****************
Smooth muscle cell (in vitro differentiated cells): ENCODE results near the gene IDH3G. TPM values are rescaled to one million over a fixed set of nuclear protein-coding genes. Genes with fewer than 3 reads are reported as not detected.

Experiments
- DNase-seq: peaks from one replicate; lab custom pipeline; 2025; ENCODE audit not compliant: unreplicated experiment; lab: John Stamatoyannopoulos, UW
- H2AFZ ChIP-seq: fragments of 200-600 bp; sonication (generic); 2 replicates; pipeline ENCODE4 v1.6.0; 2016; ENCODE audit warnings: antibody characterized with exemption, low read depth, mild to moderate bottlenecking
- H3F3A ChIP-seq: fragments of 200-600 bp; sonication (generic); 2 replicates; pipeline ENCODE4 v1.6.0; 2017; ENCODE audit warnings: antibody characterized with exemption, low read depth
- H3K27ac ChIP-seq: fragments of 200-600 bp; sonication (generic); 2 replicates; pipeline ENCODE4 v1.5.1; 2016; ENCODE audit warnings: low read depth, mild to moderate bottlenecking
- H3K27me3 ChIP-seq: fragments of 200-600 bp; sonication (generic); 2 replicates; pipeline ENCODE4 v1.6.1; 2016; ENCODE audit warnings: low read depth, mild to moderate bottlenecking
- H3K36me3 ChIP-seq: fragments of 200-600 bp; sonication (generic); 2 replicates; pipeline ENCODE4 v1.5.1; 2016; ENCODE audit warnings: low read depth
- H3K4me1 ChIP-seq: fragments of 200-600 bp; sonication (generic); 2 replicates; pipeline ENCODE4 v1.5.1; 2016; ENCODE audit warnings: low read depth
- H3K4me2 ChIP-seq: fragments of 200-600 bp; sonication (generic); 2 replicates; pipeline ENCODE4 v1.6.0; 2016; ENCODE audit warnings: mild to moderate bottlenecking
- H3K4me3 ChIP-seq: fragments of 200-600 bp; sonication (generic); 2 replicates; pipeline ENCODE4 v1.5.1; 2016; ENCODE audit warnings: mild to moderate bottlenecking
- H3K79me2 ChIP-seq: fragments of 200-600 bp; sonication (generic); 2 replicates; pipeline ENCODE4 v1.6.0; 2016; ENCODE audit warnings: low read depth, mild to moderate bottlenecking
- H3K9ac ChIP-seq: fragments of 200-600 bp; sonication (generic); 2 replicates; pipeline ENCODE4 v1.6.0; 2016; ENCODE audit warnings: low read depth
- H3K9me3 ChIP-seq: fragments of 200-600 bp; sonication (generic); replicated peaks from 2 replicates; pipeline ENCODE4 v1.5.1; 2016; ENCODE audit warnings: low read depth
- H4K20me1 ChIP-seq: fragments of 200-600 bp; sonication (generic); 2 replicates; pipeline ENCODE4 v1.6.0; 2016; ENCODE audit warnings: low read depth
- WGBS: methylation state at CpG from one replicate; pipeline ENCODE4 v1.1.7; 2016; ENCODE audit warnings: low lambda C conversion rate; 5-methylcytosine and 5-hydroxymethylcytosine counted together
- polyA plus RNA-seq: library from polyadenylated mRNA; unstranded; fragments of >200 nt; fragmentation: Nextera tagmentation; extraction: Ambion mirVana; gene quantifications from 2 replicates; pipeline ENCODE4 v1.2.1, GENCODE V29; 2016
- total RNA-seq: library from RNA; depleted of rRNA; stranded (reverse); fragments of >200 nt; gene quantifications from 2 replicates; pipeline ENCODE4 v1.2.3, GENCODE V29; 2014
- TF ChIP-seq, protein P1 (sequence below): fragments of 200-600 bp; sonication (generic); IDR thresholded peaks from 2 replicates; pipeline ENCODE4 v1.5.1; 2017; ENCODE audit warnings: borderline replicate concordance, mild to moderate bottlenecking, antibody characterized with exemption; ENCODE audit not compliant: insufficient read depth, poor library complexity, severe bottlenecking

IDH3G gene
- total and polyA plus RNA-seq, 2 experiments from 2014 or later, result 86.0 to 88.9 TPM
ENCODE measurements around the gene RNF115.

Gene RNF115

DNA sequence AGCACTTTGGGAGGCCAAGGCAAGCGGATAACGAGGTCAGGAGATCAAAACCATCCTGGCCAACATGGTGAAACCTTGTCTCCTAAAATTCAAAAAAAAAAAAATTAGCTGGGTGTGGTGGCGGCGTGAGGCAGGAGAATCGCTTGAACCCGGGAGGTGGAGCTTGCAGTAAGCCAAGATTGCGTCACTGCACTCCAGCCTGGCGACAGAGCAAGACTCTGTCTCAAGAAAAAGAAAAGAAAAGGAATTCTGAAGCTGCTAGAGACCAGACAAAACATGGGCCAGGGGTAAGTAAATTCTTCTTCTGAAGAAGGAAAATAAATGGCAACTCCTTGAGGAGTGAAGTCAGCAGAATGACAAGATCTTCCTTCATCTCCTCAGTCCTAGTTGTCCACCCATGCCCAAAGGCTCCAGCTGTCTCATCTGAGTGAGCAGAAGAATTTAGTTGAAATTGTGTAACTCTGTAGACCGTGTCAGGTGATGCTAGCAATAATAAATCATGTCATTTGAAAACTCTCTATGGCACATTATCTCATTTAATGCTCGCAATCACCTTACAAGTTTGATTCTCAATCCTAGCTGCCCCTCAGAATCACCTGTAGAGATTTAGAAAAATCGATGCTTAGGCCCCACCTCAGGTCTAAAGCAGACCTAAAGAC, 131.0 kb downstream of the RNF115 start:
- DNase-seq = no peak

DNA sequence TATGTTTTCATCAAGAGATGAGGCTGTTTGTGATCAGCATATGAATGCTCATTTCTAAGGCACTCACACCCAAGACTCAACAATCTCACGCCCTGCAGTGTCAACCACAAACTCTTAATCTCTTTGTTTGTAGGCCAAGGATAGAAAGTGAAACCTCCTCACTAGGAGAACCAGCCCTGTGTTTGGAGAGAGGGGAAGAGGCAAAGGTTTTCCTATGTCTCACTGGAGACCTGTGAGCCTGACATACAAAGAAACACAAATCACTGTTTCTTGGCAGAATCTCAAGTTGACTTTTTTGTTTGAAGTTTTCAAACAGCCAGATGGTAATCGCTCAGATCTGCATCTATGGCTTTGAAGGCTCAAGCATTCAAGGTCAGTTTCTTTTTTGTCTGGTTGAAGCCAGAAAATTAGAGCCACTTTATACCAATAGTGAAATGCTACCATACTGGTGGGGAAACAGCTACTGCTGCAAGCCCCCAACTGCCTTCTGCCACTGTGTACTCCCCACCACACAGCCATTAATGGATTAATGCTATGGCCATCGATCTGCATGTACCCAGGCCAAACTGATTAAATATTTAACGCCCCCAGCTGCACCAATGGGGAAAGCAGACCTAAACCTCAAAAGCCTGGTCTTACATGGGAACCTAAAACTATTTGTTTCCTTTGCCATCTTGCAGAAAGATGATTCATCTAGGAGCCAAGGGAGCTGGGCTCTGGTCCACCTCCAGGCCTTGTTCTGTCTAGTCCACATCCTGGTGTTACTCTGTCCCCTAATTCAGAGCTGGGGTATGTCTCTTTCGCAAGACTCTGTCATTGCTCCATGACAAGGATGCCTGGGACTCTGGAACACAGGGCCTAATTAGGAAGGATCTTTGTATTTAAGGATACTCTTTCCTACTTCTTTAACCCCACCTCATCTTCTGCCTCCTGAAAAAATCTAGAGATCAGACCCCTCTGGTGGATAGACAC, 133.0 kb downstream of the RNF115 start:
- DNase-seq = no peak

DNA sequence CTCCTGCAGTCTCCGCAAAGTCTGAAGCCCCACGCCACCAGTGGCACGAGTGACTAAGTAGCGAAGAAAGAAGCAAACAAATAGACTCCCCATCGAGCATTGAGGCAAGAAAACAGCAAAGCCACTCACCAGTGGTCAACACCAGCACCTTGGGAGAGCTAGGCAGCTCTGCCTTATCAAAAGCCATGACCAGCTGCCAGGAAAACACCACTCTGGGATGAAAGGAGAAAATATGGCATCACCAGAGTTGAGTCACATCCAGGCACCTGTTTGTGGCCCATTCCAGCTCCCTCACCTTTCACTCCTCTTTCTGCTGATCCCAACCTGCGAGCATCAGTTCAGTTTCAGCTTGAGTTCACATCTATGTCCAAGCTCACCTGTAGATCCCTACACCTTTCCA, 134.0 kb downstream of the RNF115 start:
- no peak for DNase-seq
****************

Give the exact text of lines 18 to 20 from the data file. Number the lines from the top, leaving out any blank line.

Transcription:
- total RNA-seq: library from RNA; depleted of rRNA; stranded (reverse); fragments of >200 nt; gene quantifications from 2 replicates; pipeline ENCODE4 v1.2.3, GENCODE V29; 2014
- TF ChIP-seq, protein P1 (sequence below): fragments of 200-600 bp; sonication (generic); IDR thresholded peaks from 2 replicates; pipeline ENCODE4 v1.5.1; 2017; ENCODE audit warnings: borderline replicate concordance, mild to moderate bottlenecking, antibody characterized with exemption; ENCODE audit not compliant: insufficient read depth, poor library complexity, severe bottlenecking

IDH3G gene